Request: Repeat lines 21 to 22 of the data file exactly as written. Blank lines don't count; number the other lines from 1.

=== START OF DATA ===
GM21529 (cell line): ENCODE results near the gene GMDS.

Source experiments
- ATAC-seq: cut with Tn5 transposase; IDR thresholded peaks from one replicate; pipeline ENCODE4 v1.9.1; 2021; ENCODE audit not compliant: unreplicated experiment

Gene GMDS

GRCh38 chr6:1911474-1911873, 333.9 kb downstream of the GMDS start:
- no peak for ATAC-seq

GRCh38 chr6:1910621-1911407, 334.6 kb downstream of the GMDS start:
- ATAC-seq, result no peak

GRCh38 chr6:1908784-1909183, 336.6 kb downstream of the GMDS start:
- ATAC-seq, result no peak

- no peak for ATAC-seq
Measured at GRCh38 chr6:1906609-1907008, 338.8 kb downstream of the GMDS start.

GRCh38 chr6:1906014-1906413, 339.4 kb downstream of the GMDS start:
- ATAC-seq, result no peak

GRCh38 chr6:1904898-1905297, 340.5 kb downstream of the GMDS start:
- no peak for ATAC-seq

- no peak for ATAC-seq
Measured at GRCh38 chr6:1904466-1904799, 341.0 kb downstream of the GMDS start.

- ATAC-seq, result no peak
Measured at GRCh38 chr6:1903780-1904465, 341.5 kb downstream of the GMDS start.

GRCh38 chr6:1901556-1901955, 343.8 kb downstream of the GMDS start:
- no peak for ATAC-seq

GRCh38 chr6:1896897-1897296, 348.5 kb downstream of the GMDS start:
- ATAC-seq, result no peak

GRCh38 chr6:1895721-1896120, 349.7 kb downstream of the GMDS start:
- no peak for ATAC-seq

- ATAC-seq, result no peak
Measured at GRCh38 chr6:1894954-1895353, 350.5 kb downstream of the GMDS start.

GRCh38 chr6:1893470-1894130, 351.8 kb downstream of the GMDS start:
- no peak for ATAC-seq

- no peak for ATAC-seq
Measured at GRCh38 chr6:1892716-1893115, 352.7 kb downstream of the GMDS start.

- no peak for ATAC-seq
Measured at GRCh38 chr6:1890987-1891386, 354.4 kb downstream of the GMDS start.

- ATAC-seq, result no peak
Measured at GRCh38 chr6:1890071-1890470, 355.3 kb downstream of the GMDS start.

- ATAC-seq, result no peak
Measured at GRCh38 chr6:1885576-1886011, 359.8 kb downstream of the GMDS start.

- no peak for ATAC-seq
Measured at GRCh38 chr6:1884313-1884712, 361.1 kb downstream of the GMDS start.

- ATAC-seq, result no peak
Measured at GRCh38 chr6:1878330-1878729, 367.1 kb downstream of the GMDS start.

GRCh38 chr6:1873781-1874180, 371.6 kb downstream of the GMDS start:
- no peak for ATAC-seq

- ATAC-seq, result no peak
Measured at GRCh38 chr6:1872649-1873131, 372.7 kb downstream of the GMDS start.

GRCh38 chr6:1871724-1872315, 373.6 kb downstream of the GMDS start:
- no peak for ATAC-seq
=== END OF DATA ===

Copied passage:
GRCh38 chr6:1901556-1901955, 343.8 kb downstream of the GMDS start:
- no peak for ATAC-seq